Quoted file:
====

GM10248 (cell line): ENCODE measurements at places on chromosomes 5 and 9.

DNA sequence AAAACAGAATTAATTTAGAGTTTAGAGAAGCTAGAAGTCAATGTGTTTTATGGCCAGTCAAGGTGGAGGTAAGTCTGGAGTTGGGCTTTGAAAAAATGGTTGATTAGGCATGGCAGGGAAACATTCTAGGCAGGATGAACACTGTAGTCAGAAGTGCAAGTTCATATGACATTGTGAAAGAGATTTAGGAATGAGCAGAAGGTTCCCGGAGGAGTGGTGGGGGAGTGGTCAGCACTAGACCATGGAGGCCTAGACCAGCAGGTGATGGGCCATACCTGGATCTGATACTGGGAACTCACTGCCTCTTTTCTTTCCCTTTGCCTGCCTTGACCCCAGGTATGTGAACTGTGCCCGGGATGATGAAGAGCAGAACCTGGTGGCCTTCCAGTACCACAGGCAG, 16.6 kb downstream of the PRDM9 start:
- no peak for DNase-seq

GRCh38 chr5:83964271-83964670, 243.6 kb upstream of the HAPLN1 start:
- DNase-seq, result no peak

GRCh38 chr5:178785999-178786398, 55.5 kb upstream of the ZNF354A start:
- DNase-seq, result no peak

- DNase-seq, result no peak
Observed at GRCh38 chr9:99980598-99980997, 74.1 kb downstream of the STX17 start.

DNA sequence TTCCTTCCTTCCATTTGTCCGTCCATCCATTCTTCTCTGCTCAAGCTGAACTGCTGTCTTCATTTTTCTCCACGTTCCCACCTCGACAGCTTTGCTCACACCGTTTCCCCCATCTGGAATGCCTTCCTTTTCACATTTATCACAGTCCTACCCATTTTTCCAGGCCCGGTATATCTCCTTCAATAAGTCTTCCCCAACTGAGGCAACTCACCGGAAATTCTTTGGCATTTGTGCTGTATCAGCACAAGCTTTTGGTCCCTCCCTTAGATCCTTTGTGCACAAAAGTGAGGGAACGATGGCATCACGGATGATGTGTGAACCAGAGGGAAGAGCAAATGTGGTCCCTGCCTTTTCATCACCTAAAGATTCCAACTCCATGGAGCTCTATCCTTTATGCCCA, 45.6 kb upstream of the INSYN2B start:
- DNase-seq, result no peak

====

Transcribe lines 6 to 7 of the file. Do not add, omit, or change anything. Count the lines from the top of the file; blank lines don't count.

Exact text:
GRCh38 chr5:178785999-178786398, 55.5 kb upstream of the ZNF354A start:
- DNase-seq, result no peak